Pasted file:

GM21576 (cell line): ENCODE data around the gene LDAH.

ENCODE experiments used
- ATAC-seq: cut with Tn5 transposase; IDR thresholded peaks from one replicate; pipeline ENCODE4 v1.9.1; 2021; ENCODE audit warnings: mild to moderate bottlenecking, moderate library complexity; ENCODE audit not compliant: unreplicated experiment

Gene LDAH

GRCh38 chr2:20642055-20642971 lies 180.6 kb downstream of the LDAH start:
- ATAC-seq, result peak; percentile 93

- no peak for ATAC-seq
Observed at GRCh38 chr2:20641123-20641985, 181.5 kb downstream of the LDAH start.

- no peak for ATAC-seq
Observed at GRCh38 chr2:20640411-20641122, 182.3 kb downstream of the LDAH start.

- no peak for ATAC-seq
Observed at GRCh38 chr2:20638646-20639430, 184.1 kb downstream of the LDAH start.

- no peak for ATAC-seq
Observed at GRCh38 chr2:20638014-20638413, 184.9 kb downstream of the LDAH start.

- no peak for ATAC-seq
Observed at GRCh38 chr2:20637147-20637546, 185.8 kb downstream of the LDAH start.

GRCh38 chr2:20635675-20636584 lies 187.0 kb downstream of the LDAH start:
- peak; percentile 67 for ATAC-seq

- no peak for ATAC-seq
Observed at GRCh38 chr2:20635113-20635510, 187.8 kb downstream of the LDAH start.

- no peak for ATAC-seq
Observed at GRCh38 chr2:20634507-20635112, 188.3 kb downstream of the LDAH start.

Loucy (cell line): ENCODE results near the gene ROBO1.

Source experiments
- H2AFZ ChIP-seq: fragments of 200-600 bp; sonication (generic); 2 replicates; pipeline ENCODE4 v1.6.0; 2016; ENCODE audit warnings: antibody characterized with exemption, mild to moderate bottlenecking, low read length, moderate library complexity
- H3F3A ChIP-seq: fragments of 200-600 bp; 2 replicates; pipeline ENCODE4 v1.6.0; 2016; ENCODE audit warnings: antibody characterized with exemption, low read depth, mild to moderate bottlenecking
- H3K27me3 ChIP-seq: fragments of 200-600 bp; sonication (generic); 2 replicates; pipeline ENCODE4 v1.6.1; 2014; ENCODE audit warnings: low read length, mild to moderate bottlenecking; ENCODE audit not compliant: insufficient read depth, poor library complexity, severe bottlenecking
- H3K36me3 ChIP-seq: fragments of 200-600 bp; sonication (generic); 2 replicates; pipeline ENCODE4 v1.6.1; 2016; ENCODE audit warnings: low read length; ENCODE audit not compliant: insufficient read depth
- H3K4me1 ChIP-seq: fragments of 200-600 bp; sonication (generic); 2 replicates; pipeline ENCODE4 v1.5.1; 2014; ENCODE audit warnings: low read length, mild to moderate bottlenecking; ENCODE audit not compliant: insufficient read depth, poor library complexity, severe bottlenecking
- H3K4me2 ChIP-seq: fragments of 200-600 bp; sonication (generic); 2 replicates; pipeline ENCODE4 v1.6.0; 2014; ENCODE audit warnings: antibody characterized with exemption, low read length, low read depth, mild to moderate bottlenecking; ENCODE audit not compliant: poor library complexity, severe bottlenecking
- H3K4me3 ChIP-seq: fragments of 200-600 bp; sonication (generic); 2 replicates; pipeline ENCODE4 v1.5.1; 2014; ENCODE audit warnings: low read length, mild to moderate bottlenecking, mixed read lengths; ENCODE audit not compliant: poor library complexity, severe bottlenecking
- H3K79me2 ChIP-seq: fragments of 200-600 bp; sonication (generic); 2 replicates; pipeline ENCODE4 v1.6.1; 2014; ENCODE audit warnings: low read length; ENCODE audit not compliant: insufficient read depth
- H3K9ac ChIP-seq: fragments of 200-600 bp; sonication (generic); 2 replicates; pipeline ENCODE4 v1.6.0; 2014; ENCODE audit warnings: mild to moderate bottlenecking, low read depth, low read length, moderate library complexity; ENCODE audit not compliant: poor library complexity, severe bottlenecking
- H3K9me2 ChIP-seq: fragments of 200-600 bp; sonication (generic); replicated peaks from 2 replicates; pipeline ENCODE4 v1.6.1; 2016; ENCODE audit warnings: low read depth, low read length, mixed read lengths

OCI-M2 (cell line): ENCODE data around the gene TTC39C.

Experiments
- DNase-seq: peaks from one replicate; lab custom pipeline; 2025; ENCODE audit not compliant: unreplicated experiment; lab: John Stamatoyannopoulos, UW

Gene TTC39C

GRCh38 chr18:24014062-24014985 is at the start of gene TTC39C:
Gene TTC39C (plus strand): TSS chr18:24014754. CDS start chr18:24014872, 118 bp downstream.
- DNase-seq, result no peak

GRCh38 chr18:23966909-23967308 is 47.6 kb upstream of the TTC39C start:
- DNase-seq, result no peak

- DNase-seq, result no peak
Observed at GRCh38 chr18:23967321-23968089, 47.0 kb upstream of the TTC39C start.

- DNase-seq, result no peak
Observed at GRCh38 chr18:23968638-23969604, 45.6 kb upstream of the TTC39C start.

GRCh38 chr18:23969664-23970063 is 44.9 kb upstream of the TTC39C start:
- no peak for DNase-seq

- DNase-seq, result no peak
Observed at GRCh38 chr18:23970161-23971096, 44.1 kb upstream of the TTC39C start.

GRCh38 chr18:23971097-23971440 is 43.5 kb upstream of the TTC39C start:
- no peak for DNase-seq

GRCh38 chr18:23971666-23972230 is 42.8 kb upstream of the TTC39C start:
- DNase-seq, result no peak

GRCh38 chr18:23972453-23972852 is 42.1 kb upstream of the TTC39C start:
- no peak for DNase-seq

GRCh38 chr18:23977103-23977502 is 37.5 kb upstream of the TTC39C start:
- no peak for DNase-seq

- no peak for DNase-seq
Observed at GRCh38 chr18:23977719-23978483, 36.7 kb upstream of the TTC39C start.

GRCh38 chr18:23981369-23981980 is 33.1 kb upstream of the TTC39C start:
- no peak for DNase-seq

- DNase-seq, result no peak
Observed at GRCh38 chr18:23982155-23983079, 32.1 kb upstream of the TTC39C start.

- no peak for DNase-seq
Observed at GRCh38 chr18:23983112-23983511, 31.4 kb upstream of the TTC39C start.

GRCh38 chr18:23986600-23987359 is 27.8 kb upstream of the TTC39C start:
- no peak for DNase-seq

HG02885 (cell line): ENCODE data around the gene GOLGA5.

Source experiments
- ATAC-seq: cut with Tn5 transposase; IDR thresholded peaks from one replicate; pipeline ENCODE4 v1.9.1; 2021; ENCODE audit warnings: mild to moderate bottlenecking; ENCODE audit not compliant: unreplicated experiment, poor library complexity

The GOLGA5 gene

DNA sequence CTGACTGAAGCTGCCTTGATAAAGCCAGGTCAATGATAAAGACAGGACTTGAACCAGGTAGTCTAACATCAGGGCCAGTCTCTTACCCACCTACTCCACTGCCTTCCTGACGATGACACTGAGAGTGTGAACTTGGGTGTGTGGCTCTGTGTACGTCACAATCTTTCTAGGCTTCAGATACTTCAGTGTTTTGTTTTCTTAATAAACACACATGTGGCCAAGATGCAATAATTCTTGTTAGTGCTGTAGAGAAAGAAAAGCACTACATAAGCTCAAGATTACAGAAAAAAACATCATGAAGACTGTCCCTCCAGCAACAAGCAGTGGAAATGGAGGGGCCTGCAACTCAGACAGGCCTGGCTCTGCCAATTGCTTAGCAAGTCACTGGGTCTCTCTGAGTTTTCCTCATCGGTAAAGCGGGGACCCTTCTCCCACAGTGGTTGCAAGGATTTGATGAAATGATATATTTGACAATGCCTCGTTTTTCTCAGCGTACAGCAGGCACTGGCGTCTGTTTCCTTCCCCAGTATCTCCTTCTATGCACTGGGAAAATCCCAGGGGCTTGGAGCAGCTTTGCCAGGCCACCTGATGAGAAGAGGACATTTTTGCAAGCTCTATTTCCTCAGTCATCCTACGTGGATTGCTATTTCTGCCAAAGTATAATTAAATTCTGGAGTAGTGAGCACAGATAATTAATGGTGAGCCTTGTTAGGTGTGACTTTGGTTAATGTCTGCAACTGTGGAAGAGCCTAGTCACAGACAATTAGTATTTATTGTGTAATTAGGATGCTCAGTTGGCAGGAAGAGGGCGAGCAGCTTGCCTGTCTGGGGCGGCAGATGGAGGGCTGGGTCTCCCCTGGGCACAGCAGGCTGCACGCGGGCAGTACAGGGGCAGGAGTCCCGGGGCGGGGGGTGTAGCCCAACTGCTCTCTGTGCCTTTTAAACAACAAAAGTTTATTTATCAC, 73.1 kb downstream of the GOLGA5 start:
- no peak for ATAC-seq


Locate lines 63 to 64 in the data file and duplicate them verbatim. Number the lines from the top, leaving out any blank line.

- no peak for DNase-seq

- DNase-seq, result no peak